It’s easy to think of government as being just a few innovative ideas and influential leaders away from technology transformation. But truthfully, IT modernization can’t happen overnight.
Government IT is siloed, budget-constrained and subject to members of leadership and workforces who might resist changes in their day-to-day. And while everybody is looking for a panacea to government’s age-old troubles with inefficiency and obstacles, maybe a better approach is accepting organizational constraints. From there, just look for the best solution.
GovLoop hosted a training Thursday, “Government Innovation: Making the Mission Possible” that addressed how government can achieve big wins along mission lines considering the challenges that it faces. Speaking on the webinar were Marina Fox, DotGov Domain Services Program Manager at the General Services Administration (GSA), and Nali Giliana, AVP of Omni and Internet of Things (IoT) Solutions for Adobe.
In 2012, GSA was tasked with analyzing thousands of federal, front-facing web domains in one place for the Digital Analytics Program. An unprecedented undertaking, at the time no one even knew how many websites were a part of the federal government, Fox said.
Furthermore, the solution needed was so specific that a significant amount of acquisitions legwork took hold before establishing the program. Market research, which took seven months, decided that commercial off-the shelf (COTS) was the best approach, and two full-timers spent six months deciding on the right solution for the Digital Analytics Program.
“In general, procurement time is often a deterrent to innovation,” Fox said, noting apprehension about picking out a COTS solution.
GSA found the program was worth the wait. Citing reliability and scalability, the procurement yielded a product that could solve 85 to 90 percent of use cases.
Still, in other cases, Fox opted for an open source approach to technology development. Struggling to implement and track the compliance of Section 508 IT accessibility laws and standards, GSA moved to artificial intelligence to review solicitations.
Non-compliant solicitations received email alerts issuing corrections. As the project was one designed to streamline processes, although not federally mandated, open source development was the way to go.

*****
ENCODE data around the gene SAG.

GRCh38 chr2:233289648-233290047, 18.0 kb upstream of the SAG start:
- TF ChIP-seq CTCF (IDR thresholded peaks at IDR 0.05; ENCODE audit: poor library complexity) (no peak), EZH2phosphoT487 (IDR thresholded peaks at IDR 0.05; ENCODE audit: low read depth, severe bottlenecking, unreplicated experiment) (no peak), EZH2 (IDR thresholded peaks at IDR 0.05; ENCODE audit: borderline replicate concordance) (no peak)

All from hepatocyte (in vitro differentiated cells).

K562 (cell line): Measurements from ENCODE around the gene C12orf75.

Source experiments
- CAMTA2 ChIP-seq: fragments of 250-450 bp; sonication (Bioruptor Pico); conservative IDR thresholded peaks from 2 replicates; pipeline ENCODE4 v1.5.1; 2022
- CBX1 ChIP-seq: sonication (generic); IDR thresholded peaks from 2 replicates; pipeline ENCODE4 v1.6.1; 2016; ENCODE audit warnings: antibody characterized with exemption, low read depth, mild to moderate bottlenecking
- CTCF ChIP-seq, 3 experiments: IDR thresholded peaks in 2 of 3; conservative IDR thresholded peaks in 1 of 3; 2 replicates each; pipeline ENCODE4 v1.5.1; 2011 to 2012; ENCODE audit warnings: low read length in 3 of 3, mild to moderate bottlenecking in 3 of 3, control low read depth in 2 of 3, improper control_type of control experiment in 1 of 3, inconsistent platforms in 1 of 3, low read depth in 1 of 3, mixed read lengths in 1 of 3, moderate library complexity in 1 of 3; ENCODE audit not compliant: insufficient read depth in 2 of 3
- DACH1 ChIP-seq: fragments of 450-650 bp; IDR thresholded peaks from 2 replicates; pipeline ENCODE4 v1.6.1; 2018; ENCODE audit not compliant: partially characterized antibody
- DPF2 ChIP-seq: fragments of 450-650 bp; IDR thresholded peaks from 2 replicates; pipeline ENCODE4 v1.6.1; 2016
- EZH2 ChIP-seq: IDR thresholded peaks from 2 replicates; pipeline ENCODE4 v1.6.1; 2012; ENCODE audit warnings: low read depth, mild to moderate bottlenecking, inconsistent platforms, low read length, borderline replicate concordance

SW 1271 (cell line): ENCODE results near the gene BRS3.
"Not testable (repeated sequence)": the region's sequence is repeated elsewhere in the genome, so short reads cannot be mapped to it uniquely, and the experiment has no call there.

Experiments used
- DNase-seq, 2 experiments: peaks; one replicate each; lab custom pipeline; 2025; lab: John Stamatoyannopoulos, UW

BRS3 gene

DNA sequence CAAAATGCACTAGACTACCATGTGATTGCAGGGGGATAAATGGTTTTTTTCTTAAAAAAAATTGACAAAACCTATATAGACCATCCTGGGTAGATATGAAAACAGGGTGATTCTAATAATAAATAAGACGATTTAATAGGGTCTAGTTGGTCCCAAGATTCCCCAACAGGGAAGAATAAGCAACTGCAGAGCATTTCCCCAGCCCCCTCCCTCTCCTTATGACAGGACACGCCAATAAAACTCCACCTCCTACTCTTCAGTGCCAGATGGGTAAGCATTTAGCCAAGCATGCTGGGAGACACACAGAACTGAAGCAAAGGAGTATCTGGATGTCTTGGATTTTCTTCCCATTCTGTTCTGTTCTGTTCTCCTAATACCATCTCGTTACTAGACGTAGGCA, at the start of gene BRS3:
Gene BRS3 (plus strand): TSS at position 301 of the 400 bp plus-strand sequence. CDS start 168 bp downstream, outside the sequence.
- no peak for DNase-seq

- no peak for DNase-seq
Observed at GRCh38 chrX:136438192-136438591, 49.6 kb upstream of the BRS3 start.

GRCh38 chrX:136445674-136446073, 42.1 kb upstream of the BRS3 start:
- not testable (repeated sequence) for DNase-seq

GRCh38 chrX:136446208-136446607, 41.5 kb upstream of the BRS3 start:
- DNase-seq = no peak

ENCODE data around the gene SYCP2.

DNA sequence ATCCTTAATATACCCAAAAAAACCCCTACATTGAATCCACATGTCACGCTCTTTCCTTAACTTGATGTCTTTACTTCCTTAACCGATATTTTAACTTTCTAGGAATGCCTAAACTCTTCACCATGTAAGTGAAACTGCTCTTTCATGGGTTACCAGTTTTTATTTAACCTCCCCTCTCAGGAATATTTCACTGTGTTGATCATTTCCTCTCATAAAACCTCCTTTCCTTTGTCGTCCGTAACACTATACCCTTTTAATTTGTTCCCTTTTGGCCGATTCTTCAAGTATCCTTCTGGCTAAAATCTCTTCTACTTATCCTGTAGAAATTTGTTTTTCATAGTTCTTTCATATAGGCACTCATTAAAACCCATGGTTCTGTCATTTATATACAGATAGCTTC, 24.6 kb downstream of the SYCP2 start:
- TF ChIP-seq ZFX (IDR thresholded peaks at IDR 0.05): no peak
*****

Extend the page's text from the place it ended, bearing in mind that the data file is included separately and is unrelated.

After seeing through both processes, Fox developed a methodology for deciding whether open source or COTS worked best.
COTS could fit business cases for wide-ranging projects that need immediate implementation and no extra costs. Open source, however, could be better for adaptable programs with less up-front budgets and staff.
Contrary to common belief, Fox emphasized that open source projects aren’t always cheap and that COTS solutions could be surprisingly affordable.
She targeted Agile development as a key to successful programs, no matter what the acquisition model.
“When you’re working in this innovative sort of environment, you don’t have time for procurement,” Fox said. “You have to go fast, you have to build momentum, before you lose people’s attention.”
To truly work as imagined, government projects depended on reliable and consistent data streams, as well.
“Content without data is not that smart, and it also makes the experience suffer,” Giliana said.
The end product of effective government projects often requires content generation and management, an area where COTS products can be affordable and scalable. COTS products have in fact widely developed to suit the needs of a variety of interests.
Furthermore, COTS technologies have been able to adopt iterative and novel technologies, such as AI. Previously, AI was often thought of as a tenet of open source development.
“The modern way of this environment is to basically create experiences that are packaged and delivered based on the customer that is requesting them,” Giliana said. “And that is mostly done through AI.”
Most important, however, was that projects offer business value, and produce a visible result, forging a closer citizen connection. Both Fox and Giliana stressed that mission should serve as a driver, and that citizen connection is key. Modern technology can make these aims attainable when the right solution is found, bridging the gap between government and a segmented population.
“We really were driven by the need to continue the mission of the government,” Fox said.
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